Jeff Beck: On Building His First Guitar and Why He’s Not a Fan of Tapping

Jeff SlateCategories:Featured Articles

Rock Cellar Magazine

Jeff Beck is busy. The man who boasts everyone from Eric Clapton and Jimmy Page to David Gilmour, Joe Perry and Slash amongst his most ardent fans, is slinging his guitar far and wide this summer. He’s out on the road with Bad Company’s Paul Rodgers and Heart’s Ann Wilson, while fitting in solo dates along the way, as well as promotion for a new documentary about his career and life, Still On The Run: The Jeff Beck Story.

The shows are earning Beck the effusive praise typical of the kind the legend has always gotten from journalists covering his performances who’d forgotten just how remarkable his gifts on the guitar are. The film is a reminder to the rest of us just how vast Beck’s mark on music has been over the past fifty years, and how remarkable, quirky and unpredictable his career has always been.

When we last met, in 2016, upon the release of Beck’s fantastic Loud Hailer album, he was very in-the-moment. But the process of producing the documentary has clearly forced Beck – never nostalgic – to look back and reflect on just how far he’s traveled since a teenage Jimmy Page knocked on his parent’s door and asked him to come out and play.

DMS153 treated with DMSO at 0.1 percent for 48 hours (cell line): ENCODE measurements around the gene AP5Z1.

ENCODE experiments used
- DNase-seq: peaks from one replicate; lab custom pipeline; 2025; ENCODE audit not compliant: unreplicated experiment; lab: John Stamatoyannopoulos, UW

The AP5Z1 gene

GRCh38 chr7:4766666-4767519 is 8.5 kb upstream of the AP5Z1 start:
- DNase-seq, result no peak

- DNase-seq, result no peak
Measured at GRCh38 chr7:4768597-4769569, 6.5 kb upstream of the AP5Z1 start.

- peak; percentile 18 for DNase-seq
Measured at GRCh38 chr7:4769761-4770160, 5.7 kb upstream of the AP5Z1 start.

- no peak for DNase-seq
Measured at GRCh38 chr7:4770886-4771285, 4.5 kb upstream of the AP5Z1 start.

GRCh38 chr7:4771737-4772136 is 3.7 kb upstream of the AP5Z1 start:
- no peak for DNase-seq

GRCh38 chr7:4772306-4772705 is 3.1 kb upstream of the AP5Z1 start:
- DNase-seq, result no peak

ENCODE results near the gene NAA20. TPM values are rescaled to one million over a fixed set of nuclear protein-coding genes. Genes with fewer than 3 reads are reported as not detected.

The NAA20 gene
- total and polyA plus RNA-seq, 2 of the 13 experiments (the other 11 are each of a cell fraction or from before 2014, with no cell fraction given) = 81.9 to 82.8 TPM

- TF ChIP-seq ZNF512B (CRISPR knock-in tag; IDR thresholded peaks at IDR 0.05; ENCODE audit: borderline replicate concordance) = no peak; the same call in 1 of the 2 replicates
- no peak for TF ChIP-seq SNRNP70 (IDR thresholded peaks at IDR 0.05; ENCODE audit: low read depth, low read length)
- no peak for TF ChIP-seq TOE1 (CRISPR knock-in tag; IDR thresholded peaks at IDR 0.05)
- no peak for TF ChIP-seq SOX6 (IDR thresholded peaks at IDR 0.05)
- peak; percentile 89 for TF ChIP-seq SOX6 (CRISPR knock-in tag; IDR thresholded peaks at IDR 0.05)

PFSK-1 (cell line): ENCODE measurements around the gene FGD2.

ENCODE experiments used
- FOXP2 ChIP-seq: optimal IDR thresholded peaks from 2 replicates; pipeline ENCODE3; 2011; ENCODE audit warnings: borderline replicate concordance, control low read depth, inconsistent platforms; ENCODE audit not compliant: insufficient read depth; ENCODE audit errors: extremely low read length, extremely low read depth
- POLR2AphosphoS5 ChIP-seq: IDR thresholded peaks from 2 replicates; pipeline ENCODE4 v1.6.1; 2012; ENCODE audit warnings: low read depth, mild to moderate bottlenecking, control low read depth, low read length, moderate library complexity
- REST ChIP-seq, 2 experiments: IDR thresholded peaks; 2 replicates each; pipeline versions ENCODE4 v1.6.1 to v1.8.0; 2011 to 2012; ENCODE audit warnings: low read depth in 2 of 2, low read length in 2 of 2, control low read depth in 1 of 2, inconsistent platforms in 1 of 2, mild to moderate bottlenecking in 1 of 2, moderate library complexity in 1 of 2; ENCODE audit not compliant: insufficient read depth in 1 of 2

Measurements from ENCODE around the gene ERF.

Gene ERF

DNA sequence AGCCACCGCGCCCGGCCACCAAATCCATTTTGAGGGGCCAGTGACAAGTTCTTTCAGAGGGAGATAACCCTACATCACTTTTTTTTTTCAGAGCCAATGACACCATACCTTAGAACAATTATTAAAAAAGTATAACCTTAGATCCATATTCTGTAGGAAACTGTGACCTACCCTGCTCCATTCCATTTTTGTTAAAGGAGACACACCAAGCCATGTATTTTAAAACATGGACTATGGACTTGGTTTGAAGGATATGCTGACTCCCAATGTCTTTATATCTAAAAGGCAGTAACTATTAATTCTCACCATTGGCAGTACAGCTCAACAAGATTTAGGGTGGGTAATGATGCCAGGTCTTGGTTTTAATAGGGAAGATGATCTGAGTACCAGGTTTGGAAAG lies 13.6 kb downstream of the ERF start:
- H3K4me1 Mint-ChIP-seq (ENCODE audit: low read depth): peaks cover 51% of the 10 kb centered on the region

Rock Cellar: I’d heard the story before, but I found it hard to believe. But you really did build your first guitar, didn’t you?

Jeff Beck: Yeah. The guy next door to my parents was older. Much older. He said, “I’ll build you a solid body guitar for five pounds. Fucking five pounds, which to me was 500 back then, but anyway, I went ahead and did it. The first one I built was in 1956, because Elvis was out, and everything that you heard about pop music was guitar. Elvis, I mean everybody; Billy Haley. And then I got fascinated. I’m sure the same goes for lots of people.

Rock Cellar: This is great stuff. Definitely the sort of thing the guitar magazines would love to get from you. I think I told you this last time because you said the same thing about the guitar magazines Paul McCartney once said when Bass Player Magazine asked him what kind of strings he uses. He said, “long shiny ones.”

Jeff Beck: But it’s like Microphone Monthly for the vocalist. I’ve told all the stories over and over, over the years.

And besides,  you can have all the same gear – a Fender Strat, Marshall amps, the same pedals – but it will never sound like me. Never.

Rock Cellar: You have a lot going on right now. At the LiveNation press event yesterday, where you launched the tour with Paul Rodgers and Ann Wilson, you seemed pretty low key.

Jeff Beck: Yeah, I got swept along in some invisible tsunami.